Monday, February 27, 2012

Laughing Moon Trained Bustle (Altered)

I have officially started on my Overachiever's Costuming Plan. Yesterday, I made View C from the Laughing Moon Bustle & Hoop Skirt pattern.

View C is a trained bustle, but it's just a bustle. Given the weight of the skirt I'm going to be putting on top of it, I thought it would be a good idea to put a front panel on and run the bottom two hoop wires all the way around, making it a hoop skirt.

To do this, I straightened the front edge of the Side Front (#9):
(not a great photo, but you can see what I did in the upper left corner)

Then, I constructed the bustle following the directions, mostly (see notes at the end of this post). I put the bustle on my dress form and eyeballed the front opening. I remembered from making View A, that the hoop skirt was left open at the front waist so that it was easy to get in and out of and did not interfere with other garments. This seemed reasonable, so I measured 6" down from the waist. I decided that I needed something cut on the fold that measured 7" at the top and 9" at the bottom. Easy peasy. I added the hoop channels estimating off of the side front pattern:

I had to make one run to Joann's in the middle of the project for an eyelet setter, twill tape, and more wide single fold bias tape, but what's a project without a run to the store? (Eyelets? Why yes, there are two interior lacing panels that hold the upper and lower bustles together so they maintain their shape under the weight of the skirts. -- Seriously, this underwear looks at bra hooks and scoffs. This is a complicated undergarment.)

The directions are very clear and simple. I traced the pattern and cut it out on Saturday, and took me about 8 hours of sewing and supply runs on Sunday to get it completed.

Ta Da!



Thoughts on the pattern
The pattern says that the hoop skirts should rest about 6" off the floor, with no alterations, this sits about 8" off the floor. Remember, I am only 5' 2", so if you are taller, you may want to preemptively lengthen the pattern. However, it's very easy to add or remove length on this bustle after construction and the pattern contains very clear directions. I am going to hold off on messing with the length until I have some skirts to pile on it. The weight of the skirts might easily pull this down into a better position.

Also, I'm going to make the bustle pad for extra support.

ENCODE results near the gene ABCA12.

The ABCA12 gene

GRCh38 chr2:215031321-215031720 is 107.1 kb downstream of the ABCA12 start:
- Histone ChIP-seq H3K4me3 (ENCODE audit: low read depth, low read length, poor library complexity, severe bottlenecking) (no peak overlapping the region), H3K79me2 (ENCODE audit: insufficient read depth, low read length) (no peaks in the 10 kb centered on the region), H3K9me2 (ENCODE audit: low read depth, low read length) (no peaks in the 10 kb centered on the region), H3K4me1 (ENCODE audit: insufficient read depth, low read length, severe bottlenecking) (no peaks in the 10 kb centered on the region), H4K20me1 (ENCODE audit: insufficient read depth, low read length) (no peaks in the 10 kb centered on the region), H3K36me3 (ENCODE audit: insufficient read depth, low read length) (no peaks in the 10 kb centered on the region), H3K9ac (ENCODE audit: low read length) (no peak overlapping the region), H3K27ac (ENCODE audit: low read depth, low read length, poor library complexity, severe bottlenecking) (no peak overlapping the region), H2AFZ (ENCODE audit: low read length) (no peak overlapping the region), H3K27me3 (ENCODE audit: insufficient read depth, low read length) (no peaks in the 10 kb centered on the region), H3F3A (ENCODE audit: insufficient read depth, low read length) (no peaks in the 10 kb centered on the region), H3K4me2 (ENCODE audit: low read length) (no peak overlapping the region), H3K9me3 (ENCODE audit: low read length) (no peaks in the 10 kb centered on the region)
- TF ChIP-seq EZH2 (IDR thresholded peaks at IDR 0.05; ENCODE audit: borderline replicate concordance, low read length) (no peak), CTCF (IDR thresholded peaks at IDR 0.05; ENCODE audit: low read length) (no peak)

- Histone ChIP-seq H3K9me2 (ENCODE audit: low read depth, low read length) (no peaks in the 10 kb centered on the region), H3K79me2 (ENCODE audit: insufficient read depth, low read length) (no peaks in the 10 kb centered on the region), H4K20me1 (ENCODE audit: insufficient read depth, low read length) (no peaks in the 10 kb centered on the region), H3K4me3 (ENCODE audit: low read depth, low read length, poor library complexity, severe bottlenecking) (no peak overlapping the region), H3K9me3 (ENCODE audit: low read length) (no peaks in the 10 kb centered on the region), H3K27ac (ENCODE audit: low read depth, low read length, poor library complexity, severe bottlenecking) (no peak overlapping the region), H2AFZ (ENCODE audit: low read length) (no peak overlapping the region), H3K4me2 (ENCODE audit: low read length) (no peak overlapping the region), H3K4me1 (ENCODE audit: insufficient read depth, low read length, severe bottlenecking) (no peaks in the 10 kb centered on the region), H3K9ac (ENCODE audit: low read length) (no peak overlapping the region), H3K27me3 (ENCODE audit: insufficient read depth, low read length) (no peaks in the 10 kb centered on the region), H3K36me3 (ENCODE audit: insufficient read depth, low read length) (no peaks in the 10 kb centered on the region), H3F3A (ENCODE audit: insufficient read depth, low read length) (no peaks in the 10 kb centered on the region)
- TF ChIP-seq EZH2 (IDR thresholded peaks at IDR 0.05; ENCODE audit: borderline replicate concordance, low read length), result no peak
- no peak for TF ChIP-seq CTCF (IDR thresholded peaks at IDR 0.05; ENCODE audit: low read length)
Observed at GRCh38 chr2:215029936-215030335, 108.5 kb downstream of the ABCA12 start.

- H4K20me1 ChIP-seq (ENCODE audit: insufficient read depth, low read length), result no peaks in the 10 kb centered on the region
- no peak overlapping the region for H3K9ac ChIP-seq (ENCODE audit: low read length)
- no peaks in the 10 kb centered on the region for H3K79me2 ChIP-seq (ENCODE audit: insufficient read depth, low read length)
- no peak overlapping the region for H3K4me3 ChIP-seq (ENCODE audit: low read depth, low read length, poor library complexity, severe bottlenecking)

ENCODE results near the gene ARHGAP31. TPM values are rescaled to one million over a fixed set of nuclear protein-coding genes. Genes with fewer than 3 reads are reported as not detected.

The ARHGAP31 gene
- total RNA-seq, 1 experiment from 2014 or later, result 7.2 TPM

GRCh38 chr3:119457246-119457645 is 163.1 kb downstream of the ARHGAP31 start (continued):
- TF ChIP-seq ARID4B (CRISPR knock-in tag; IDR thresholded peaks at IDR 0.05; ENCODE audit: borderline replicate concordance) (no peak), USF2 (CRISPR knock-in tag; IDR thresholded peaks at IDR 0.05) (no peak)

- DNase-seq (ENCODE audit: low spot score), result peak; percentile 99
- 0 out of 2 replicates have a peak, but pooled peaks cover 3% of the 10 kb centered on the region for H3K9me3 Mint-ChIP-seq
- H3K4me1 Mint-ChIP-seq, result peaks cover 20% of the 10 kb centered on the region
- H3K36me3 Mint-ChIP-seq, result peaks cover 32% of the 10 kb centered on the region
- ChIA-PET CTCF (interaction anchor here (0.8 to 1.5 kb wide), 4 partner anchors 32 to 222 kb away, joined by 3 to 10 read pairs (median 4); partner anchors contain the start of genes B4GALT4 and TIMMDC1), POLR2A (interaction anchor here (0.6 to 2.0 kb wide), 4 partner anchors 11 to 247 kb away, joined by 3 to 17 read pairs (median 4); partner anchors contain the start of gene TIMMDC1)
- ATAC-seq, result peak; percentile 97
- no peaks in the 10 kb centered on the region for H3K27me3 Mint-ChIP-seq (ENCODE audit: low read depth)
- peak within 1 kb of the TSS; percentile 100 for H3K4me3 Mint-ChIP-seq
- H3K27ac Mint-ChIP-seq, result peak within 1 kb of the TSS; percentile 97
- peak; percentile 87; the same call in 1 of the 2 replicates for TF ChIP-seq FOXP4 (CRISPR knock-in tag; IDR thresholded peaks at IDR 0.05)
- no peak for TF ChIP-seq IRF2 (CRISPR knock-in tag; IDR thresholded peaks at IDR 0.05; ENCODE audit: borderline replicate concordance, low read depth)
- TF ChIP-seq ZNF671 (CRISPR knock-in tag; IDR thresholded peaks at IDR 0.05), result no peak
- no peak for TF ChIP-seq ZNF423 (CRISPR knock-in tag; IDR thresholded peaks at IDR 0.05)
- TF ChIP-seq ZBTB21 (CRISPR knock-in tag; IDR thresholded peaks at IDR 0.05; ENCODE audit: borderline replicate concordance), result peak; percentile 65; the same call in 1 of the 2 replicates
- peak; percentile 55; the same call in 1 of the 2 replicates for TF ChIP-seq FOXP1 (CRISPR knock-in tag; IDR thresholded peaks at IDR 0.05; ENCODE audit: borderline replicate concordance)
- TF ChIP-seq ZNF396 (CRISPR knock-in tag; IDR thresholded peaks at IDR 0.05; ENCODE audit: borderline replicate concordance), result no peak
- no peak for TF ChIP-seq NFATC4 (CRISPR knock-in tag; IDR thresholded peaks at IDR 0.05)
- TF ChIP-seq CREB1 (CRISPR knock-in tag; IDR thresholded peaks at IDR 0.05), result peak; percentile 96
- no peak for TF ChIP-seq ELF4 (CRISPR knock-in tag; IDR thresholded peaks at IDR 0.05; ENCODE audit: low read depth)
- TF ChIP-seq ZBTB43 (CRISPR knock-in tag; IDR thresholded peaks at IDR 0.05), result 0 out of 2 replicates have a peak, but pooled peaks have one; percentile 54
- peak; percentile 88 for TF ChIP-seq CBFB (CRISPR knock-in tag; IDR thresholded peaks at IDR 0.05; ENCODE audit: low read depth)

Notes on Construction
I used 3/8" stiff poly tubing from the hardware store. Sooooo much cheaper than hoop boning. The only down side to this is that it is significantly less flexible, which changes how and when you can add them.

On the top bustle, I sewed the boning channels top and bottom. Then, I sewed in one side of the lacing pannel, closing off one end of the boning channels. I inserted the tubing from the other side and sewed on the other half of the lacing panel to close off the channels. This makes the rest of construction a little awkward because the bones make the piece less flexible, but it wasn't too difficult to work around.

On the bottom bustle, I able to wait until all other sewing was completed before inserting the bones. I repeated the side insert technique on the top three channels. On the bottom 2 channel that formed complete ovals, I left the bottom edge of the channel open for the entire width of the front panel. The was enough room to manipulate the tubing without difficulty. I does mean that there is a longish bit to hand sew, but it wasn't odious.

All in all, I'm very pleased. I may decide to make a trained petticoat to support the large skirt, but I haven't decided yet. One thing at a time.

Next up: burgundy underskirt.

2 comments:

Megan Martin said...

Looks fabulous! It will be interesting to see how the skirts lay over it, I always wondered about those bustles with built in trains at the back.
Just a thought, but maybe since you were using tubing instead of flat hoop steel, it ate up some of the length.

ajpiffle said...

Megan, I think that you are right about the tubing eating up the extra length. I bet that's where it all went.